“There are a lot of things that took place on that field that I think impacted a lot of kids lives. A lot of adults, also. … I was very blessed to be a part of all that. … There’s just something about Celina that kind of becomes part of you. It’s very, very special. … I can remember coming home from ball games on the road when we had a big win and we’d pull in the gate and, all of a sudden, they’d just flip the lights on and the stands would be full of people just waiting to welcome us home from a football game.”

Mark Kissinger, 1988-91, offensive tackle; current Quarterback Club member and host of its weekly Facebook Live events; broadcast host on www.homeofthebobcats.com:
“I haven’t missed a Celina game in 13 years. … The one that I remember the most is, we were playing Farmersville here in Celina. That was a really big game because both of us were ranked in the top five in state. The game lived up to its billing. There were people probably 10 people deep all around the field. It was a huge crowd. … We came out on top 35 to 28, and we won on what’s called the guard-around play. Basically, the center drops the ball between his legs, one of our guards picked it up and took off down the side lines. That guard’s name was Josh Vest. … He took it and we ended up scoring, and that was the game-winning touchdown, so we beat Farmersville. I think they were ranked two and the time and we were ranked three, so it was a big game.”

“There is nothing that will raise the hairs on the back of your neck like coming through the victory line and running through the run-through sign. There’s nothing better. Still to this day, it gives me chills. … When I was out there I really couldn’t hear stuff that people were saying in the stands. I could hear noise. … There’s just really nothing that can replicate it. … (The field has) always kind of been a common thread in Celina. … Thinking about it now, I’m tearing up a bit because I’m thinking about so many memories that have been created on that field.”

Caleb Lavey, 2007-10, middle linebacker; current Celina Chamber of Commerce board member and community leader:
“Everyone always came out for the games. … It was exciting, it was something that you looked forward to all week. You’d been practicing pretty much year-round in Celina and you finally got a shot to show off to the community, your friends, the fans, the cheerleaders. It’s kind of where everything comes together, and it was always a great experience.”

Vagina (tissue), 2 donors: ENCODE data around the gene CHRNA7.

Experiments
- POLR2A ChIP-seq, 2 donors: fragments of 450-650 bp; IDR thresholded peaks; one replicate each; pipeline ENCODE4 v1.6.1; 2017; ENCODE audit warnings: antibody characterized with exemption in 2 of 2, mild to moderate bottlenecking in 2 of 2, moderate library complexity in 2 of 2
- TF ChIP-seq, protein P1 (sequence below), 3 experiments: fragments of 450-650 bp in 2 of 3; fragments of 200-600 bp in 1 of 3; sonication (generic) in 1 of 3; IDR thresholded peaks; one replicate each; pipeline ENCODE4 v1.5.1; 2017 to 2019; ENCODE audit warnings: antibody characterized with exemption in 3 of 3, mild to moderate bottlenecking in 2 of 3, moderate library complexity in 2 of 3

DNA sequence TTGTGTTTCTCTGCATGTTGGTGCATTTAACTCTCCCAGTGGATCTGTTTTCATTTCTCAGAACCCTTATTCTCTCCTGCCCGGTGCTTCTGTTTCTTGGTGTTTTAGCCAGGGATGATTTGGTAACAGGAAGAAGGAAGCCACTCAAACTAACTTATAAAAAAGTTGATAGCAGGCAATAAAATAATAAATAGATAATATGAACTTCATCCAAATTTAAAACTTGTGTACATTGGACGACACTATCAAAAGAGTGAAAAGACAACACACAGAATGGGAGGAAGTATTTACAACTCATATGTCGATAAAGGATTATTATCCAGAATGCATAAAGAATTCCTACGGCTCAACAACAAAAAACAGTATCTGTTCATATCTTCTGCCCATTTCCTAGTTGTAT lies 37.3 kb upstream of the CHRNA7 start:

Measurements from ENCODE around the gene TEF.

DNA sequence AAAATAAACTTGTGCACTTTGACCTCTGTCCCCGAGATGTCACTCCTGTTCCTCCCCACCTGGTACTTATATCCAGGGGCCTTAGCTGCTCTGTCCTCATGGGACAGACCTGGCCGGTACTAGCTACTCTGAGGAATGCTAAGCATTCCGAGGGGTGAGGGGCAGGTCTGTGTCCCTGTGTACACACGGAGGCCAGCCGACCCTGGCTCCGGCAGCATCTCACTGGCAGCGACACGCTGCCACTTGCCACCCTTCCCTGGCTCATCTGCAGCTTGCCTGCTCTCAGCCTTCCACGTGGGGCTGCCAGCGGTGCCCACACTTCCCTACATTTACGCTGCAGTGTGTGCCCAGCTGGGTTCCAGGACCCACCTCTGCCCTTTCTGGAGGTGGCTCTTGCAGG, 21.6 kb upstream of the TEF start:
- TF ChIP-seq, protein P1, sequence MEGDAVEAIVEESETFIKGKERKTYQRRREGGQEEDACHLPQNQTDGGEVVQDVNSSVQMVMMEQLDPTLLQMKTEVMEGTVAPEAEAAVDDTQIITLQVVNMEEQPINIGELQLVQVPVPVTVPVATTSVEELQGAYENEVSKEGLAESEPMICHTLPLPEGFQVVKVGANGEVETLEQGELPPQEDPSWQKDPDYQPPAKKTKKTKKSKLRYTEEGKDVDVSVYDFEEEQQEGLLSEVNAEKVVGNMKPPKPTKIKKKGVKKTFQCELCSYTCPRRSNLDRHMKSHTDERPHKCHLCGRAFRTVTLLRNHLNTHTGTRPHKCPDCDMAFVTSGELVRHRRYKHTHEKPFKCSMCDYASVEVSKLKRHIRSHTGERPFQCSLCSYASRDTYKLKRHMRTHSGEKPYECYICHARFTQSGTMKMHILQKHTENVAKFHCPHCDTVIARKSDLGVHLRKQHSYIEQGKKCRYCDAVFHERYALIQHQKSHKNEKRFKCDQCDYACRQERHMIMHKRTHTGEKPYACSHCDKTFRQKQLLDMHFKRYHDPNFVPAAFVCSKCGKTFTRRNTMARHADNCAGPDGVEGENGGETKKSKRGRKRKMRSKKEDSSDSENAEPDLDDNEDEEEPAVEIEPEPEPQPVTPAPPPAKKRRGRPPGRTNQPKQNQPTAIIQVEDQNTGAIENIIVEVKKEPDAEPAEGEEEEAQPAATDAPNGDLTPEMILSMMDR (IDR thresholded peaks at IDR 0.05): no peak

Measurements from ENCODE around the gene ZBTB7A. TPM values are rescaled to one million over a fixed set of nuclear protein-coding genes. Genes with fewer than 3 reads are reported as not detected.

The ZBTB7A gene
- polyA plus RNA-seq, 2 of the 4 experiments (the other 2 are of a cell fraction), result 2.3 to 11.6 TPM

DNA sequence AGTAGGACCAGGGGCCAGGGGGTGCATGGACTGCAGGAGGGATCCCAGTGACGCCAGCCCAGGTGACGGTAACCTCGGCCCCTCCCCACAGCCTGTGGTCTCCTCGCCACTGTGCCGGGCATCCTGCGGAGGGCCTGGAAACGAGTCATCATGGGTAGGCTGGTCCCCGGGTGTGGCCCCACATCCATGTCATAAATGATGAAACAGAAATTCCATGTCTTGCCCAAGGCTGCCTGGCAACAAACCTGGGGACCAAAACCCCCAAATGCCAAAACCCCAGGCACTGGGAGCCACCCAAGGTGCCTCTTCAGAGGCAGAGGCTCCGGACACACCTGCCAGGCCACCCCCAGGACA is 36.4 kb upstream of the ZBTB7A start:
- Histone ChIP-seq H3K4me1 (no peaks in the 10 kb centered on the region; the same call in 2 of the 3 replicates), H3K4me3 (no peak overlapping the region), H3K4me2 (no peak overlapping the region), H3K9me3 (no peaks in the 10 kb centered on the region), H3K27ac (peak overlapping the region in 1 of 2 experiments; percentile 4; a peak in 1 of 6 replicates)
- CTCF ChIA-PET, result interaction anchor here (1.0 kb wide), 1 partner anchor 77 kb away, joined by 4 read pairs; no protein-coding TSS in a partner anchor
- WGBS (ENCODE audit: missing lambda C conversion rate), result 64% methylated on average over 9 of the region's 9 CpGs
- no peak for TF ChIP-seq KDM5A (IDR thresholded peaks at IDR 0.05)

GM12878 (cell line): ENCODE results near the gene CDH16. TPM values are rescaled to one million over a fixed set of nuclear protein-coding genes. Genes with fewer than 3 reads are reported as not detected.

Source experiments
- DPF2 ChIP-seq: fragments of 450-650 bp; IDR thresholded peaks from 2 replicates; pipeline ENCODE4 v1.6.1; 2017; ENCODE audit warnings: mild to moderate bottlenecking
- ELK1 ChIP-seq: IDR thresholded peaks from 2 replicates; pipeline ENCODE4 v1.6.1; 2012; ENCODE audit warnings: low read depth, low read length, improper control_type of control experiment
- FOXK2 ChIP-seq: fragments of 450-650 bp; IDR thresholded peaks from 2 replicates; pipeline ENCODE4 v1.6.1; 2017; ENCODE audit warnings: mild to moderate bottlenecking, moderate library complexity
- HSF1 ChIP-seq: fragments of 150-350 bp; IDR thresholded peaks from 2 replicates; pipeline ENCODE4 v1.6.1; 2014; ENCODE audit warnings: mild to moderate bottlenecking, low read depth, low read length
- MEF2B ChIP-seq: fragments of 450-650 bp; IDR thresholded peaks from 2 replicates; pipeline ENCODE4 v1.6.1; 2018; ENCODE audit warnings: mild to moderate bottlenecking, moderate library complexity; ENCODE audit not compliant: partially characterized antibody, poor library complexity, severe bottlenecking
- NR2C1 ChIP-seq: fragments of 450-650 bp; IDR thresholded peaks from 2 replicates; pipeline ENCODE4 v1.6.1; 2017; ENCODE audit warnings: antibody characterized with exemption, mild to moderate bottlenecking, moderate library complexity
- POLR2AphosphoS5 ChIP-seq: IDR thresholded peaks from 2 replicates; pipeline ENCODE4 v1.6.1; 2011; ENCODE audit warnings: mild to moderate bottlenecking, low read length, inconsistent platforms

“I remember the first time I ever played on that field was when I was playing pee wee football for Tim Looper. We were playing the Gunter Tigers in the Super Bowl. That was the first year they ever had turf, so previously when we’d go to the Super Bowl we didn’t get to play at the high school stadium because you’d tear up the grass before the high school played. But they had just gotten turf, and I remember feeling like I’d made it because I got to play in the stadium. That was a huge deal.”

Butch Ford, Defensive Coordinator, 1988-2011, Athletic Director/Head Coach, 2002-11:
“When I came, the visitors side is where the home side is now, and the home side was where the visitors side is now. And it was a grass field and there was only one structure over there, and that’s where the junior high boys dress now. So, a lot of things have changed.”

“Fifty years ago this year was my senior year in Pilot Point. We played Celina the first game, and it was a big game. We won six to nothing, and I scored the only touchdown in the game. Virgil Miller was coaching Celina at the time, and G.A. Moore was the coach in Pilot Point. So, I go way back. … A lot of great, great kids played on that field.”

Donald Hamm, public address announcer, early 1970s-1990:
“I think I was in the booth in one capacity or another for 34 years. During that time, maybe I missed two ball games or something like that. … There was an old, metal kind of cage. It was on one of the light poles. They’d come out with the new 8 millimeter cameras, so J.R. McIlroy bought one and the Quarterback Club asked me to film (a game). I was probably the youngest one in there, so I could climb up the pole. I went up and filmed that thing. It was probably the first game that was ever filmed up here, but it was so dark the film was no good, so we only did one. That was probably ‘62 or ‘63. The wind was blowing and this thing would kind of move around with you. It wasn’t very steady. I took some rope and tied myself to the pole in case something happened. We just did it one time but it wasn’t successful, so we abandoned that idea.”
“Also, back then … the press box leaked pretty bad when it rained. You would go in there and, sometimes if the floor was all wet, you’d turn on the microphone and it would shock you. You had to be just extremely careful about what you said when you turned the mic on. I don’t think any of us ever got into trouble, but it came real close a few times. It’s changed a lot. It’s improved considerably.”

Pat Hunn, defensive back, 1972-74; public address announcer, 1991-present:
“My senior year we played Prosper, and they had beat us the year before which kept us out of the playoffs in my junior year. So, my senior year, we obviously had a little revenge in mind when we played them in Celina. … If I’m not mistaken, the score was zero to zero at the end of the first quarter, and at halftime I believe the score was 56 to nothing. … I’m told that’s the most points ever scored in a single quarter. I don’t know if that that (record) still exists.”